Sunday, June 23, 2013


Ljubljana (loob-lee-AH-nuh) is the capital city of Slovenia, has a population of only 272,000, and has a very walkable old town.

Preseren Square lies at the center of the city. When we were there, a rock concert was just getting underway in front of the main building of the University of Ljubljana, which faces the Square:
Preseren Square, Ljubljana, Slovenia / Souvenir Chronicles

At the center of the square is the monument to France Preseren (1800-1849), a Ljubljanian attorney-turned-poet of the Romantic era who is to Slovenia what Shakespeare is to England or Pushkin to Russia. Apparently he spent a lot of time at Lake Bled getting inspiration for his poetry. I'm not sure if that figure above is his muse protecting or blessing him, or if it is one of the many women he loved and left during his life. Although he fathered several children, he wasn't exactly a family man.
Note the street musicians playing for tips at the base of the statue.
Monument to France Preseren, Ljubljana, Slovenia / Souvenir Chronicles

On another side of the square is the Franciscan Church of the Annunciation, which was locked:

Down the road a bit is the Robba Fountain, made in 1751 by sculptor Francesco Robba, who was inspired by fountains by Bernini and Barigioni in Rome.
Robba Fountain, Ljubljana, Slovenia / Souvenir Chronicles

Just around the corner from the square I had my first gelato of the trip:

The city lies along the Ljubljanica River, which flows so lazily and peacefully that it looks more like a canal than a river:
Ljubljanica River, Slovenia / Souvenir Chronicles

A unique bridge near Preserin Square was originally a single span built in 1842, but the bridge traffic was so heavy that two more pedestrian bridges were built next to it in 1932. Collectively, it is now known as the Triple Bridge:
Triple Bridge, Ljubljana, Slovenia / Souvenir Chronicles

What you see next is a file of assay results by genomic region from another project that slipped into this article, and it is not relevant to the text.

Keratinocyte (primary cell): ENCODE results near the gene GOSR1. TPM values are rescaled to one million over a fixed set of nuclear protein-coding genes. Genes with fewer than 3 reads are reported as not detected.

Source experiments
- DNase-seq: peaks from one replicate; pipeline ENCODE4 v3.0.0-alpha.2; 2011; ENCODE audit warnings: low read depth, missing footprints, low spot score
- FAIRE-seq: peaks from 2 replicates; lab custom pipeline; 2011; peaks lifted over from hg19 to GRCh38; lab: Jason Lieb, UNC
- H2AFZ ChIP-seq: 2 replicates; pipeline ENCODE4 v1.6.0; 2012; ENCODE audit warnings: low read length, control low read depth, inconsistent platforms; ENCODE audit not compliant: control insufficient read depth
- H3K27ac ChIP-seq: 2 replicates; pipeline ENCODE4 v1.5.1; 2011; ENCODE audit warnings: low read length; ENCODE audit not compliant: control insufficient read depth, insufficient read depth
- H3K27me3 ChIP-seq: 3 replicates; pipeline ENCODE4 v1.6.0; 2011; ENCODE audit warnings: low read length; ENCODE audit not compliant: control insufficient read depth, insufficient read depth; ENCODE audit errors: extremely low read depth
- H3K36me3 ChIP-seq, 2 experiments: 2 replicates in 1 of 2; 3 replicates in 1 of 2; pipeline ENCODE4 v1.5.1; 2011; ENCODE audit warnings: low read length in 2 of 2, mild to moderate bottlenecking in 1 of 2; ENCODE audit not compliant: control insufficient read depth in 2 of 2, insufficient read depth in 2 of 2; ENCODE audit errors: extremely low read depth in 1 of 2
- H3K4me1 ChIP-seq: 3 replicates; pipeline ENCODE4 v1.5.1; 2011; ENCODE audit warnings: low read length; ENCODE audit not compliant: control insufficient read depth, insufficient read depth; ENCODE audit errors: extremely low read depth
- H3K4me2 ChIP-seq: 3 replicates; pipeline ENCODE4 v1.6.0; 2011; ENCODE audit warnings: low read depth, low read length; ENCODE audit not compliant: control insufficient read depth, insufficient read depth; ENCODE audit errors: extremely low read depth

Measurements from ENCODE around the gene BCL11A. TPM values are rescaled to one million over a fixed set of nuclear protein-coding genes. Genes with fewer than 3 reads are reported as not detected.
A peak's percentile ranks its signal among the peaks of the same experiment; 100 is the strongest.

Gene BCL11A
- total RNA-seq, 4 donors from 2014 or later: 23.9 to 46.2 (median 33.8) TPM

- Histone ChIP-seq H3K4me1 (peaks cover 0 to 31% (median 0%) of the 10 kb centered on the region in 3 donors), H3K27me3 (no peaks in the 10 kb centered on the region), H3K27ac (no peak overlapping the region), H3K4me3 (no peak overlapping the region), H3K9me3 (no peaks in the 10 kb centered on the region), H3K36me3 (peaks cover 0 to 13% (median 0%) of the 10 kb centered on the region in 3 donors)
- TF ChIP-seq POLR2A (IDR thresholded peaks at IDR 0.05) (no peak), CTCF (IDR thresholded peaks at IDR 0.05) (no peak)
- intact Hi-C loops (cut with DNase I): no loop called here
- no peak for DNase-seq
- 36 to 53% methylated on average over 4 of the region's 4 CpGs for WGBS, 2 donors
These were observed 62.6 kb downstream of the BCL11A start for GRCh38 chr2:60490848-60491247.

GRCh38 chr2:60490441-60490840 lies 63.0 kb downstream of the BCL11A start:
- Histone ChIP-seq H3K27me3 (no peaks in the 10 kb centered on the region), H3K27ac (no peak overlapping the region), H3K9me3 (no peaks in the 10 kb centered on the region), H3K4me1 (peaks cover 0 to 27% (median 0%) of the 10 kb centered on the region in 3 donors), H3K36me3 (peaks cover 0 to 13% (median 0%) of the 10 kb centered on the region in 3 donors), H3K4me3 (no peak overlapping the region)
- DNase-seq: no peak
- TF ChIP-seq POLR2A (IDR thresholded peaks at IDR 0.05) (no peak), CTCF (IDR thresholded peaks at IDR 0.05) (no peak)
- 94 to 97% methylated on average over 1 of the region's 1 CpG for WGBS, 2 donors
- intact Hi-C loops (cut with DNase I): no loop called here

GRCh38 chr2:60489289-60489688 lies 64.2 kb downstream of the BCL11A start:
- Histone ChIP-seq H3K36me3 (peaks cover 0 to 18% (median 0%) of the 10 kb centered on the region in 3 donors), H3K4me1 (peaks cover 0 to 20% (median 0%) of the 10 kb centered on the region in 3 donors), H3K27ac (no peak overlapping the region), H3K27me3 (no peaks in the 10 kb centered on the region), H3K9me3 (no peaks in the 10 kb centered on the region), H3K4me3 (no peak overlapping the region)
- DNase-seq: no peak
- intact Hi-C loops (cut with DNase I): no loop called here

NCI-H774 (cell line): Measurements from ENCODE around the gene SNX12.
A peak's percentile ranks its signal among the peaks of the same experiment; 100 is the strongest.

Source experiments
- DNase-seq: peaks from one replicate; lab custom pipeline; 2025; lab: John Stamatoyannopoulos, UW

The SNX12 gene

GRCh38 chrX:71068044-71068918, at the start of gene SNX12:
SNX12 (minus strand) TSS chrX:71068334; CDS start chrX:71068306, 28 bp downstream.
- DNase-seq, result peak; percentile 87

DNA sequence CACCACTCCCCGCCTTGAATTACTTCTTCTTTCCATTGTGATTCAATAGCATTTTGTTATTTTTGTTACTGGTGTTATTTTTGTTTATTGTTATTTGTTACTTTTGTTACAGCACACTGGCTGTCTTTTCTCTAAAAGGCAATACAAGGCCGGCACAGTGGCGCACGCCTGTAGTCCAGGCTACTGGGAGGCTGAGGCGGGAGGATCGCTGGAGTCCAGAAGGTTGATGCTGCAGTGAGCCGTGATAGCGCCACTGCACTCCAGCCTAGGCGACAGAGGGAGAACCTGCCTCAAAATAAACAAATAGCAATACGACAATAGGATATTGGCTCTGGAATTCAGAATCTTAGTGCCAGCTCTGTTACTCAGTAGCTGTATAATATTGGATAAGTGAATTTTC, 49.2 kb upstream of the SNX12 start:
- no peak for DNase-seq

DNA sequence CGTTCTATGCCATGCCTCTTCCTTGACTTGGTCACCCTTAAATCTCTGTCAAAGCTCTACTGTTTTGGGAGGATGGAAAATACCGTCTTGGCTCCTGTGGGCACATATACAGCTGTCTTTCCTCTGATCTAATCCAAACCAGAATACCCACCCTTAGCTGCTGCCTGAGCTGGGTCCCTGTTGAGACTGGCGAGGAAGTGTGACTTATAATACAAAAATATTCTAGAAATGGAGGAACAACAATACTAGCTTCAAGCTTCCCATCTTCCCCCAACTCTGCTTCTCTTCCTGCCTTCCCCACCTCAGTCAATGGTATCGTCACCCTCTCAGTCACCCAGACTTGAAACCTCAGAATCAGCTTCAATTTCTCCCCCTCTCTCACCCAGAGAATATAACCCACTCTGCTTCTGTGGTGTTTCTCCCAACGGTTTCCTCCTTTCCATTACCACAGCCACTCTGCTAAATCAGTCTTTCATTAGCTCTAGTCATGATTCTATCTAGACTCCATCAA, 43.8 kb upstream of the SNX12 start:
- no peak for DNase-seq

In Ljubljana, we had our first exposure to one of the big cottage industries of the Balkans: honey production. Honey is as common in the Balkans as olive oil is in Italy, and many small farms have a stand at the side of the road where they sell honey alongside their fruits and vegetables.

The first time we rounded a corner and saw this, we were stunned. We thought it might be a prank, but then we saw the same thing on street after street.
Shoes Dancing on the High Wire, Ljubljana, Slovenia / Souvenir Chronicles
While most of these unusual decorations are near the area where shoemakers used to have their shops, apparently these bedecked phone lines are a relatively recent phenomenon with no agreed on explanation.
Perhaps the best explanation is that the strands of shoes give the tourists something to talk about.

I love this three-dimensional relief springing out above the entry of one of the churches:
In fact, Ljubljana seems to have a thing for art popping off the walls:

The Ljubljana Cathedral, or St. Nicholas Church, was built in 1701-1706:
The cathedral has two of the most incredible bronze doors I have ever seen. They were installed in 1996 prior to a visit from Pope John Paul II. This side door, the Ljubljana Door, is decorated with portraits of the 20th-century bishops of the city gazing benevolently at the body of the crucified Christ, their shepherd's staffs gently grazing his body. Again, they are popping right off the surface:
Bronze Door, St. Nicholas Church, Ljubljana, Slovenia / Souvenir Chronicles

Bronze Door Popes, St. Nicholas Church, Ljubljana, Slovenia / Souvenir Chronicles

The front door of the church is known as the Slovene Door. It depicts the history of Christianity in Slovenia over the past 1250 years:
Slovene Door, St. Nicholas Church, Ljubljana, Slovenia / Souvenir Chronicles
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I especially love this depiction that I take to be the Tree of Life. It reminds me quite a bit of the story of the Iron Rod. The shiny gold heads are a result of the frequent caresses of passers-by. We would see this same "touch effect" many more times in the coming weeks.

Who is that peering down over the course of history? (Note: Don't be deceived by the change in color caused by a change in lighting. This is the same door that is pictured above.)

Why, it's Pope John Paul II! I'm sure he was pleased to see himself here.

Various saints stand in the niches around the exterior of the church, including St. Joseph, St. Thomas Aquinas, and St. Buenaventura.